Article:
I had high hopes for Robert Earl Keen’s new album, Happy Prisoner: The Bluegrass Sessions. My first exposure to REK was 1989′s West Textures, still for me his best work, partly because the acoustic band accompanying him on that is a bluegrass band, even if the songs aren’t. Keen’s style, for me, has never quite suited electricity. Combine this with my love of bluegrass, and surely this would be a no-brainer?

Well, I liked it, but if I’m honest, I only liked it some. Positives first: Keen has the ideal woebegone plaintiveness for this sort of material (think Droopy with a recording contract), as he plumbs death, prison and heartbreak in turn. (Have you ever heard a truly happy bluegrass song?) The band, including Danny Barnes of Bad Livers repute on banjo, underpin his singing with zest and vim, and a plethora of guests add to an agreeable mix. Of these, special mention to erstwhile Dixie Chick Natalie Maines (daughter of Lloyd Maines, the album’s producer), bringing more sprightliness to the oft-covered “Lonesome Stranger” than can be found on some of the album’s other numbers.
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Five Good Covers presents five cross-genre reinterpretations of an oft-covered song.

Lemmy has admitted to being more of a slot machine man than a poker one, but the Motorhead bassist knew which topic would make a better lyric (“when it comes to that sort of thing… you can’t really sing about spinning fruit”). “Ace of Spades,” his paean to gambling that sure sounds like it’s about more than your typical deck of cards, is his band’s signature work and the proto-speed metal song. Anyone can perform it and sound dynamic – even a bunch of plastic dolls.
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Let’s get this out of the way first: Elliott Smith’s songs are not easy to cover. This isn’t necessarily related to virtuosity, but might even be related to the exact opposite. Smith’s voice (squeaky, usually double-tracked, always on the verge of slipping off key) was something that he used as a weapon, tearing right into the heart of his music. Pairing that voice with soul-baring lyrics and melodies that never strayed too far from the Beatles and Beach Boys school of pop music, Smith carved out a segment of the singer-songwriter genre that was all his own.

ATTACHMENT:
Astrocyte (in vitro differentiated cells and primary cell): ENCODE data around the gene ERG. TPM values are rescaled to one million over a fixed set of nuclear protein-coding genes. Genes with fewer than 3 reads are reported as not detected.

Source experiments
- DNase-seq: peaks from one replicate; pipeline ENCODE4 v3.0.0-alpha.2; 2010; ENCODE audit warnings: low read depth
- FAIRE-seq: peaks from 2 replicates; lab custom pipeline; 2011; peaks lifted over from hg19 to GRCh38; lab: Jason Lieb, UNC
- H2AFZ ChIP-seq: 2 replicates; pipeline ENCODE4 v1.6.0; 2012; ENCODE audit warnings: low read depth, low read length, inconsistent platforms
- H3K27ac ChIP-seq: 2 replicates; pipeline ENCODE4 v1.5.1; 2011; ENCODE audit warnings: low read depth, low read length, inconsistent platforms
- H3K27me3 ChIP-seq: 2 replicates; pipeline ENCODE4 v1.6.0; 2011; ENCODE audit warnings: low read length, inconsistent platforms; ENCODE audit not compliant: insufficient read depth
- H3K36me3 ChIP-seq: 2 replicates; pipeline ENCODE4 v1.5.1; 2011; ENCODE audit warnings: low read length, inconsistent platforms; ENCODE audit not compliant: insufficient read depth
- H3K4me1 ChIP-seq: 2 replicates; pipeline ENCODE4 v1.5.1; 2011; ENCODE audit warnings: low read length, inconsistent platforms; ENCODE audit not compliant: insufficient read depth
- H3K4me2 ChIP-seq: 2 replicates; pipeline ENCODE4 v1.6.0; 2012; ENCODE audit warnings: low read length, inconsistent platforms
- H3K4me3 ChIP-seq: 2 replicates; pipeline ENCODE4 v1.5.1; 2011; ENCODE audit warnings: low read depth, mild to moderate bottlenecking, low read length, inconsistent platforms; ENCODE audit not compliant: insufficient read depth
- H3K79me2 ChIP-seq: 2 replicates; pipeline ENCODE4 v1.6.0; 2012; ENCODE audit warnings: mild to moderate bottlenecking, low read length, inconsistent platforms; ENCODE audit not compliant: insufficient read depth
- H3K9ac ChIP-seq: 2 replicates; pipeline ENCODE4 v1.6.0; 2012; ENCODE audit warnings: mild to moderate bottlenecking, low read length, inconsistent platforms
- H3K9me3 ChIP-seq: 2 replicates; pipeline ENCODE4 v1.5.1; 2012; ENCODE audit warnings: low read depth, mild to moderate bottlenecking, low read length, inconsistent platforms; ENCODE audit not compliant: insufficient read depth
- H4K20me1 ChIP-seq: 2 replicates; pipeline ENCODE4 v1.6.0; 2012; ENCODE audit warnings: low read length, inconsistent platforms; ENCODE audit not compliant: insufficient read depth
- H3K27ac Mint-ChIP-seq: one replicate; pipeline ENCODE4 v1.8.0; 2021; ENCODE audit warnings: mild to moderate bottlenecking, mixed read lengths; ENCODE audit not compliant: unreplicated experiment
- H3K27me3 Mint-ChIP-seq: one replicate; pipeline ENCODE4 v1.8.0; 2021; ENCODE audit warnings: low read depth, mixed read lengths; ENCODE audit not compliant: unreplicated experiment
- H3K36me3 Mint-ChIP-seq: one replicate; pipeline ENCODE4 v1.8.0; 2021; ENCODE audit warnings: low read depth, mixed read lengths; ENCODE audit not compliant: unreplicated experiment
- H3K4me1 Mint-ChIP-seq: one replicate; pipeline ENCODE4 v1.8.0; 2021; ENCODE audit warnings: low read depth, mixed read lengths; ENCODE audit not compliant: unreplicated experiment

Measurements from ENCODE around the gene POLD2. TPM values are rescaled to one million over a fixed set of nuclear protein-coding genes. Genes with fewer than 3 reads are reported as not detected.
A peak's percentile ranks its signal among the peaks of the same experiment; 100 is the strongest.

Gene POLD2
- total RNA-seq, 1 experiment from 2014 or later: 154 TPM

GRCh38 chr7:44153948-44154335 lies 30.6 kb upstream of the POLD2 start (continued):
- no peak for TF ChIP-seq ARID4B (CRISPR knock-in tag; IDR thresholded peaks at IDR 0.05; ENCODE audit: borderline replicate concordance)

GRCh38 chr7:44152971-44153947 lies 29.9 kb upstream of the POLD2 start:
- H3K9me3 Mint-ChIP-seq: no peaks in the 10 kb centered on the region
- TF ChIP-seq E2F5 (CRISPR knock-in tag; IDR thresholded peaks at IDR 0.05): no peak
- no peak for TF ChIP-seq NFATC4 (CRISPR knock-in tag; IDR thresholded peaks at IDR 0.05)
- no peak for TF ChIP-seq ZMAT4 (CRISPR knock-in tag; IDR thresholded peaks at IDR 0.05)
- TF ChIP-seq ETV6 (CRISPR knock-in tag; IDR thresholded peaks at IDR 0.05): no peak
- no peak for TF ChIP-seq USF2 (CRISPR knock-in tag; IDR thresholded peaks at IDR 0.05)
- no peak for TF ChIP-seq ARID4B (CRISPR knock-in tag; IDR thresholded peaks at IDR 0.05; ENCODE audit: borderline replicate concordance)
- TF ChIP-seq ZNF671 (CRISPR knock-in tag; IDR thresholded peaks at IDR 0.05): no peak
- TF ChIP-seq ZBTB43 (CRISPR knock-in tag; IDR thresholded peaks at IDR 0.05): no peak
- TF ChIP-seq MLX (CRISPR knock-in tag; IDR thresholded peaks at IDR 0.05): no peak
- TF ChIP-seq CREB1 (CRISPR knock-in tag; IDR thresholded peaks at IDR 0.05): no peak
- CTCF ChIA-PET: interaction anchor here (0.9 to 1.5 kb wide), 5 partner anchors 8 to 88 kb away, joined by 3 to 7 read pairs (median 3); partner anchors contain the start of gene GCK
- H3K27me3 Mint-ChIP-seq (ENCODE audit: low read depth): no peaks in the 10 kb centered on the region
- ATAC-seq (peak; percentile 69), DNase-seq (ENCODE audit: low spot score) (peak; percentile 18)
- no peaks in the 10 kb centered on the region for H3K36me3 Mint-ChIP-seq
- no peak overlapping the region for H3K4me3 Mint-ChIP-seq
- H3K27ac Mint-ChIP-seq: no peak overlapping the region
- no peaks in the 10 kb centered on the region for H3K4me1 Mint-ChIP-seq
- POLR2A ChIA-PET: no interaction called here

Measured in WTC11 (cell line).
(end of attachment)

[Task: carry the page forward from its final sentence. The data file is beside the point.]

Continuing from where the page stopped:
That being said, Seth Avett (of the Avett Brothers) and Jessica Lea Mayfield have a decent go at it on the informatively titled Seth Avett & Jessica Lea Mayfield Sing Elliott Smith. Upon first listen, the album’s most glaring problem (for Smith fans, at least) becomes apparent: most of the selections fall very close the originals. “Between the Bars,” probably the most covered song of Smith’s songs (over-covered, if you ask this reviewer), hits all of the original’s beats. “Angeles,” too, is played (albeit a little slower) like a straight transfer of the Either/Or cut. Though, this does raise a question: what’s the alternative? How do you rearrange “Angeles” (perhaps the best candidate for the most wholly representative song in the Elliott Smith catalogue) without losing what makes it special? I imagine these are the questions that Avett and Mayfield asked themselves, too – presumably without finding any satisfactory answers.
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In the Spotlight showcases a cross-section of an artist’s cover work. View past installments, then post suggestions for future picks in the comments!